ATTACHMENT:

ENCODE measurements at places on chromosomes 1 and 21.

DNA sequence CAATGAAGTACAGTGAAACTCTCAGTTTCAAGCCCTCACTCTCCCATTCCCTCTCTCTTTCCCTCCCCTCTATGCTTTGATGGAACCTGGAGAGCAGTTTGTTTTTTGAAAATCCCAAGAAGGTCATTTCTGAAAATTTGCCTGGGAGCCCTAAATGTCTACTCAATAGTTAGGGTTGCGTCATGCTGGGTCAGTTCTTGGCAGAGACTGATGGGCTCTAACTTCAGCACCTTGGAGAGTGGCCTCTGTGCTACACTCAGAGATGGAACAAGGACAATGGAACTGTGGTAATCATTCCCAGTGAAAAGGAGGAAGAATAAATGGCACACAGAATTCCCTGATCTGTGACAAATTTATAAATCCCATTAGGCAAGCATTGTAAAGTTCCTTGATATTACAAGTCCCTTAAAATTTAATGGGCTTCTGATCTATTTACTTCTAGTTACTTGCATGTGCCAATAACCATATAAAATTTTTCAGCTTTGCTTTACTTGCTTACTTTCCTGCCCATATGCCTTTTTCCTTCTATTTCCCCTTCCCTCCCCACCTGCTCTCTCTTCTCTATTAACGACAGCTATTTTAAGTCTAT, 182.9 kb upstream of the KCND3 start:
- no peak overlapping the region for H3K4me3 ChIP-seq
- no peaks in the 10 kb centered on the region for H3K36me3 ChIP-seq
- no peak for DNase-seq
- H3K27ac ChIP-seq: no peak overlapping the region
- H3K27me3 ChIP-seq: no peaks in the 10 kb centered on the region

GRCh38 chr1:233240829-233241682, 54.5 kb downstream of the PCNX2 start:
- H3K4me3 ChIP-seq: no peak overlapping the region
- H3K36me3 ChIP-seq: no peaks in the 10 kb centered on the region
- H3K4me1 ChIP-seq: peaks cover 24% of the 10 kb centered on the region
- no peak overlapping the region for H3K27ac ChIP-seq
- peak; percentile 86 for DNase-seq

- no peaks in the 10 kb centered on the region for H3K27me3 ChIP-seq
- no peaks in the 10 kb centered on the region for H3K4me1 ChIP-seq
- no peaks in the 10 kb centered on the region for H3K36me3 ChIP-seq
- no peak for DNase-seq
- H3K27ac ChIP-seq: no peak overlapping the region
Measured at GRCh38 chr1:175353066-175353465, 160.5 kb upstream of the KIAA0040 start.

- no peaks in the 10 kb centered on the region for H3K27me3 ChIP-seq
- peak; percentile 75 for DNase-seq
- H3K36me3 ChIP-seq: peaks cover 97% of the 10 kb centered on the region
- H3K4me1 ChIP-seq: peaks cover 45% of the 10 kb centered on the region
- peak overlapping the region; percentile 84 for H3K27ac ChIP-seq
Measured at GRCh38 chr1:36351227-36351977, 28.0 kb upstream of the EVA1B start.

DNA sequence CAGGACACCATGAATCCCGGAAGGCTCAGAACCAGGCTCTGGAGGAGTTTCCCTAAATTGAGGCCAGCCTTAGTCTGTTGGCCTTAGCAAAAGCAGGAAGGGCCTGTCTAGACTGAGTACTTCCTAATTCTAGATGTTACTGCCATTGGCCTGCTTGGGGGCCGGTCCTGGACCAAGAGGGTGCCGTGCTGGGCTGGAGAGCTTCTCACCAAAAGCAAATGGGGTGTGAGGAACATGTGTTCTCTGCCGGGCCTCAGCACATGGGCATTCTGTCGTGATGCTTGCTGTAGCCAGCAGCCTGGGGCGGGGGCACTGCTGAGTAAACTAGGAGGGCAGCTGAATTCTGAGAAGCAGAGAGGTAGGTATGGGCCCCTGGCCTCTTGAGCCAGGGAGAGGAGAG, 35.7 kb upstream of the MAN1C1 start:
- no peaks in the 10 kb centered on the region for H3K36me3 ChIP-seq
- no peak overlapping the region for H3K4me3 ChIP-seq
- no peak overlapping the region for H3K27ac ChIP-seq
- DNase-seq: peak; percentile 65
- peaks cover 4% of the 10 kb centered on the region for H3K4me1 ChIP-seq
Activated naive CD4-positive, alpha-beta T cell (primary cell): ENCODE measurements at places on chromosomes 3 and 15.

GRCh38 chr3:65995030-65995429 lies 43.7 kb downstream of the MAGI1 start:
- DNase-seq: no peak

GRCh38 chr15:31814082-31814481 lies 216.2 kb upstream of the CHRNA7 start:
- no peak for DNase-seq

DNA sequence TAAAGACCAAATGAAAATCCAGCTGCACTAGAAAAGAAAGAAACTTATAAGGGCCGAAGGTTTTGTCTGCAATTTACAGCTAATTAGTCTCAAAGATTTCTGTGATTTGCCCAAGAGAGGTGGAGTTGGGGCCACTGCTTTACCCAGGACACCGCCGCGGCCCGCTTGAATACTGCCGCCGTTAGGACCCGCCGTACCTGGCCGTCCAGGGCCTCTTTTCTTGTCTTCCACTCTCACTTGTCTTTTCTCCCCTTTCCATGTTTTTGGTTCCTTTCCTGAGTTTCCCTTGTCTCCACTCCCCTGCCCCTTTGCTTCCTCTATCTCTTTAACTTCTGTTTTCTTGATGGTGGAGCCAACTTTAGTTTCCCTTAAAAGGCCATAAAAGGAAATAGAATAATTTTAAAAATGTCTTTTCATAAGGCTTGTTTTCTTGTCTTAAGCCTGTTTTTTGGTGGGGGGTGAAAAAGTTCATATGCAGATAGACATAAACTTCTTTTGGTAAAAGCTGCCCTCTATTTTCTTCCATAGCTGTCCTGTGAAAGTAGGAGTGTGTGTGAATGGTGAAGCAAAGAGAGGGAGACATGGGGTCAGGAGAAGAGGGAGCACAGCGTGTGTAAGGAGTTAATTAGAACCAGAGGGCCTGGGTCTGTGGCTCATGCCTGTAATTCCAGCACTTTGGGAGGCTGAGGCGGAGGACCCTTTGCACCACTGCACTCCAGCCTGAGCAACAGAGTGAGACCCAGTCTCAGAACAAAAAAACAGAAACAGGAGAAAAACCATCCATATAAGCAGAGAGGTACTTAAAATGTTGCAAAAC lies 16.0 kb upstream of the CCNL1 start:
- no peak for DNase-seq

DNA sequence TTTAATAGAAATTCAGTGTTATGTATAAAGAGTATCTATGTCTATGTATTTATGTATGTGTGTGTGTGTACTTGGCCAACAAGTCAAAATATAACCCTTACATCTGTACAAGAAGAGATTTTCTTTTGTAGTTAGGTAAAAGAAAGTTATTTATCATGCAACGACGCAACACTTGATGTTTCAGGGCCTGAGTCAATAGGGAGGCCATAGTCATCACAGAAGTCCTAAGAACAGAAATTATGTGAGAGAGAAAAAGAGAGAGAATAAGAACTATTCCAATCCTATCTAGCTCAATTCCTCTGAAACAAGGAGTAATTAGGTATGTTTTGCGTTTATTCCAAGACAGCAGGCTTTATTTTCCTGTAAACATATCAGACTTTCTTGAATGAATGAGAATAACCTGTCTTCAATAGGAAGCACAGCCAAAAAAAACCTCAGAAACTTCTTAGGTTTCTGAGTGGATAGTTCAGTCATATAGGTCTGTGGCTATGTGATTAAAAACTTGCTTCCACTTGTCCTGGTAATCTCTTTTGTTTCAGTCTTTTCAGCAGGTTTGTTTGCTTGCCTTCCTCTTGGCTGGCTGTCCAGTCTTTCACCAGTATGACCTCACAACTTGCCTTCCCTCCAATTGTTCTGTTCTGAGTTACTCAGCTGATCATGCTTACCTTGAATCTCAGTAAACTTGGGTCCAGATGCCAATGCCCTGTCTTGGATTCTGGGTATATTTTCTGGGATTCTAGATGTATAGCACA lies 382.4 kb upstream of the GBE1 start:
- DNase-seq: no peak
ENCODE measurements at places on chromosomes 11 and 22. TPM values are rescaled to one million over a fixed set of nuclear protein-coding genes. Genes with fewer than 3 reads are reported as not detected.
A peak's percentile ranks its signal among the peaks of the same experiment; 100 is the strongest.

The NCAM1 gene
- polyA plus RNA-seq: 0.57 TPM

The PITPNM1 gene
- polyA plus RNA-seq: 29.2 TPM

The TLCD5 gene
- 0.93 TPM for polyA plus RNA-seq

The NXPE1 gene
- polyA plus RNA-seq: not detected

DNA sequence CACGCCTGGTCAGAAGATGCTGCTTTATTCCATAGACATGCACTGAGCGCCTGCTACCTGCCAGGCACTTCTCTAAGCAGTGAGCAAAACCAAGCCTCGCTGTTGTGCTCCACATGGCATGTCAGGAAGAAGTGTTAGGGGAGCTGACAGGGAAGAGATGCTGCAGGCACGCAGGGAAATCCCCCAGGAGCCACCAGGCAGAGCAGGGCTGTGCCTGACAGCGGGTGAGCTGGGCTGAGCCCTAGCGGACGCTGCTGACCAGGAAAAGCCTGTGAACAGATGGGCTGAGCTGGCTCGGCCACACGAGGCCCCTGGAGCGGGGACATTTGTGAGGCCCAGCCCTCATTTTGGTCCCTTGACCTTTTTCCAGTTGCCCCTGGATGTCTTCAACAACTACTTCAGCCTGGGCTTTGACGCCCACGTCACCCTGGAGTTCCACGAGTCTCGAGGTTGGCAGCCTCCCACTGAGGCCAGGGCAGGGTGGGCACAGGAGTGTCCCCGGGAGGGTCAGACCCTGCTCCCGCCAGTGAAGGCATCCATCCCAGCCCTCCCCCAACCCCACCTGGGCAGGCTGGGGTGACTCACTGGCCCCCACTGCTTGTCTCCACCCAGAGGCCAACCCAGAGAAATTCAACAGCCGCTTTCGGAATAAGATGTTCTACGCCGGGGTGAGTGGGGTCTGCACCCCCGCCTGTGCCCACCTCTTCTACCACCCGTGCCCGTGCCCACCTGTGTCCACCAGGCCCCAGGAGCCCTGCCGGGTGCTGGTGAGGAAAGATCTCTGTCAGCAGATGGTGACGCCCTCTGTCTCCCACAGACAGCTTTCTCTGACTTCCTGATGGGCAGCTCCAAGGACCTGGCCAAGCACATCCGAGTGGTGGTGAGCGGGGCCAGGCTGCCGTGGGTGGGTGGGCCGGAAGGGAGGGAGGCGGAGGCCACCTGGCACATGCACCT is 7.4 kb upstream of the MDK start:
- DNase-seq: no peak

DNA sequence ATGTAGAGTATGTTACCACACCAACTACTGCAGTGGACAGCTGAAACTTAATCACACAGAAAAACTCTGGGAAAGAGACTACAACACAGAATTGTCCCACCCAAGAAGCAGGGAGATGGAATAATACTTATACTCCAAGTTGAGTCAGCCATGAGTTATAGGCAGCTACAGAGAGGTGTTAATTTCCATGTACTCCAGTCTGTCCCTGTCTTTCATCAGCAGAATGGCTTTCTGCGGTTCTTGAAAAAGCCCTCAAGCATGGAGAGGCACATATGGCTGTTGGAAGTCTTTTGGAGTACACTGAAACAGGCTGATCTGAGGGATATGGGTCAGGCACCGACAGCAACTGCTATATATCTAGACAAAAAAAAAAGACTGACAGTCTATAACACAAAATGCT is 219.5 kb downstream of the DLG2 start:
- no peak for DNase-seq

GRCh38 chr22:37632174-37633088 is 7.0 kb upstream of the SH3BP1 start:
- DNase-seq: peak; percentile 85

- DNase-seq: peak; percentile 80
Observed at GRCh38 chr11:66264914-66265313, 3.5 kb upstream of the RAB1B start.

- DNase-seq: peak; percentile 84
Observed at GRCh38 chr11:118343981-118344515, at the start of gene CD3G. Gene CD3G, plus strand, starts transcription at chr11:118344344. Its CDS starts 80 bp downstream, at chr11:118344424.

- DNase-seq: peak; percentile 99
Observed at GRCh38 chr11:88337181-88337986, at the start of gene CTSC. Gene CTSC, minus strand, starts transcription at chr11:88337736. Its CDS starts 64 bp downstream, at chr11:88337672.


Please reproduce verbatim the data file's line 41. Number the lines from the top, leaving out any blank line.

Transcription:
ENCODE measurements at places on chromosomes 11 and 22. TPM values are rescaled to one million over a fixed set of nuclear protein-coding genes. Genes with fewer than 3 reads are reported as not detected.